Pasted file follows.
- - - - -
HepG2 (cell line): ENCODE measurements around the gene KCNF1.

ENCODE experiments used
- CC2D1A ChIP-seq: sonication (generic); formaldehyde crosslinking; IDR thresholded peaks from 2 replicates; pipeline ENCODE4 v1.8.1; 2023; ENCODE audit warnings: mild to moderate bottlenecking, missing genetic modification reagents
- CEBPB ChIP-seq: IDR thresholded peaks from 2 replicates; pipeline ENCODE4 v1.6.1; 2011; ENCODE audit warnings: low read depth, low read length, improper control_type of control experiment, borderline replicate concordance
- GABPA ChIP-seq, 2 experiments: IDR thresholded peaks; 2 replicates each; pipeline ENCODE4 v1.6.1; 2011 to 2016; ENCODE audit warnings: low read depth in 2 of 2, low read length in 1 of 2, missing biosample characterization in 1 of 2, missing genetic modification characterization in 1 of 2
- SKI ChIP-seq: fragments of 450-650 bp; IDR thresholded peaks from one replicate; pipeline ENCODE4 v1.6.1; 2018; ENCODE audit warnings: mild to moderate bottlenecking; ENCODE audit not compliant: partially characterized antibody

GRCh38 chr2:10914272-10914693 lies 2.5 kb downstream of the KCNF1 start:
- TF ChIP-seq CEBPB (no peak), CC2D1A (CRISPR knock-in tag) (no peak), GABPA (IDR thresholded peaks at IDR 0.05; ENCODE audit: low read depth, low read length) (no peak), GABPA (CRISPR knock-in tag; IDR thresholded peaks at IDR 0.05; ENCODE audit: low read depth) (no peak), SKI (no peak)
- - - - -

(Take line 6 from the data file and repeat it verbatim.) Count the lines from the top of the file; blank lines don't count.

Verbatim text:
- SKI ChIP-seq: fragments of 450-650 bp; IDR thresholded peaks from one replicate; pipeline ENCODE4 v1.6.1; 2018; ENCODE audit warnings: mild to moderate bottlenecking; ENCODE audit not compliant: partially characterized antibody